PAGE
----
Photo of Bezalel School founder Borris Schatz (bearded, at center) at the Jewish People’s Institute, Chicago, 1931
In addition to joining Zionist organizations and donating to the JNF, Chicagoans supported the Zionist cause by purchasing souvenirs and crafts from the Land of Israel. In the early decades of the 20th century, the Bezalel School in Jerusalem produced many of these popular handicrafts.
Boris Schatz, founder of the Bezalel School, is seen here exhibiting Bezalel crafts at the Jewish People’s Institute (JPI) on Chicago’s West Side. Such exhibits sought to raise money for the school and simultaneously raise international interest in a Jewish homeland in Palestine.
Alex Topchevsky’s Exodus From Germany from Portfolio of A Gift to Biro-Bijan, 1937
In the first half of the 20th century, several alternate plans for a Jewish homeland were proposed. For example, in 1934 a Jewish Autonomous Oblast was established in Birobijan, a remote and sparsely populated region in the Soviet Far East. An American Birobijan Committee raised funds to relocate families to the region. Chicagoans played a key role in the organization and a group of Chicago Jewish artists who identified with labor ideologies created a portfolio of prints to raise money for the cause.
Mandel Brothers joins the boycott against German imports, 1934
With the appointment of Adolf Hitler to chancellor of Germany in 1933, an official program of anti-Semitic persecution was launched, including a boycott of Jewish-owned businesses. American Zionist leaders Stephen S. Wise and Abba Hillel Silver played a key role in organizing a counter-boycott against German imports. Mandel Brothers, a major Chicago retailer with Jewish roots took part in the boycott.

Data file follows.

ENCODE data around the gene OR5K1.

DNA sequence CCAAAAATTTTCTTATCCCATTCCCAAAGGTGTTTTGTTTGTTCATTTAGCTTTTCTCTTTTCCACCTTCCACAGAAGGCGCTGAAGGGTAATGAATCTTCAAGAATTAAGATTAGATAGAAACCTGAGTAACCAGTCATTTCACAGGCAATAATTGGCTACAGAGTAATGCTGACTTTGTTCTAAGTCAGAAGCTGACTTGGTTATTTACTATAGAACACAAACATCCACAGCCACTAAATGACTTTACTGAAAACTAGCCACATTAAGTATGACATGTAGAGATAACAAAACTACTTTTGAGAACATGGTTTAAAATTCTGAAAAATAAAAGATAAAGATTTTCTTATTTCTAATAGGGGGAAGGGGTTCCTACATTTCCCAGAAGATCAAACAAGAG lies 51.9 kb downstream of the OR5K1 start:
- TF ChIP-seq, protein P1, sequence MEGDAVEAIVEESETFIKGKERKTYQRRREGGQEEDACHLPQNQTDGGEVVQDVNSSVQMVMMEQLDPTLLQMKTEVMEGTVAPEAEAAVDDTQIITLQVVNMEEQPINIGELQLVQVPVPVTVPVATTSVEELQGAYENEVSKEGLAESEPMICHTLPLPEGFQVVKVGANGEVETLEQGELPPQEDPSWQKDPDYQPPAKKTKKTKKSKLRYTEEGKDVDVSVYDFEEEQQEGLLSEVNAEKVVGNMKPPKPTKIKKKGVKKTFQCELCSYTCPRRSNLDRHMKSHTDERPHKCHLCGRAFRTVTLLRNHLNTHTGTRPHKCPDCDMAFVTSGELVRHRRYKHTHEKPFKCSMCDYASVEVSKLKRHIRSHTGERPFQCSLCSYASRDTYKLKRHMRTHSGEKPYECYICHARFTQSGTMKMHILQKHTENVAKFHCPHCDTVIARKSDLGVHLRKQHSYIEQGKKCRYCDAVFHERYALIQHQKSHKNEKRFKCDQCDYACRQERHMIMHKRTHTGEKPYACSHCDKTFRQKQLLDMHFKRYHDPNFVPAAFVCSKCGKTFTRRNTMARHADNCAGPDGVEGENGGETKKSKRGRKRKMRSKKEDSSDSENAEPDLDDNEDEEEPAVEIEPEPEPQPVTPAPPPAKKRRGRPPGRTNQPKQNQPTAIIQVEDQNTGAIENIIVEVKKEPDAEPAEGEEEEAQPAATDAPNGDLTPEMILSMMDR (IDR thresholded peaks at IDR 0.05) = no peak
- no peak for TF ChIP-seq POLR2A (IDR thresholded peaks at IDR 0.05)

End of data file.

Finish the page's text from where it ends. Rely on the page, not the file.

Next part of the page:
Photo of 5000 Zionists gathered at the Aragon Ballroom to celebrate the success of their Histadrut campaign, Rabbi Goldman is guest speaker, 1941
As Hitler’s anti-Semitic program progressed and the horrors and atrocities of his Final Solution became known, the Zionist leadership stepped up its efforts to gather political and popular support for a Jewish state. Only a Jewish state, they argued, could provide a lasting solution to the perennial problems of Jewish homelessness and persecution. By the end of the war, Zionism in America had moved from the periphery to the center.
Elisha Kite dances in the aisles at the Chicago Stadium, May 16, 1948
The State of Israel was established on Friday, May 14, 1948, the day before the British Mandate was due to expire. The news was greeted with ecstatic celebration in Chicago and in Jewish communities around the world. That Sunday, more than 25,000 people gathered at the Chicago Stadium to salute the new state. A photograph of and an “old patriarch” (later identified as Elisha Kite) overcome by emotion and dancing in the aisles ran in many of the local papers the following day.
Photo of JUF’s Walk with Israel, 1973
In Chicago today, support for Israel remains strong. Chicago has official diplomatic, trade, and cultural relations with the Israeli government through a Chicago consulate, an American-Israel Chamber of Commerce office, and a sister city agreement with Petach Tikvah. Israel’s birthday is celebrated annually with live music, family activities, and public walks organized by the Jewish United Fund/Jewish Federation of Metropolitan Chicago.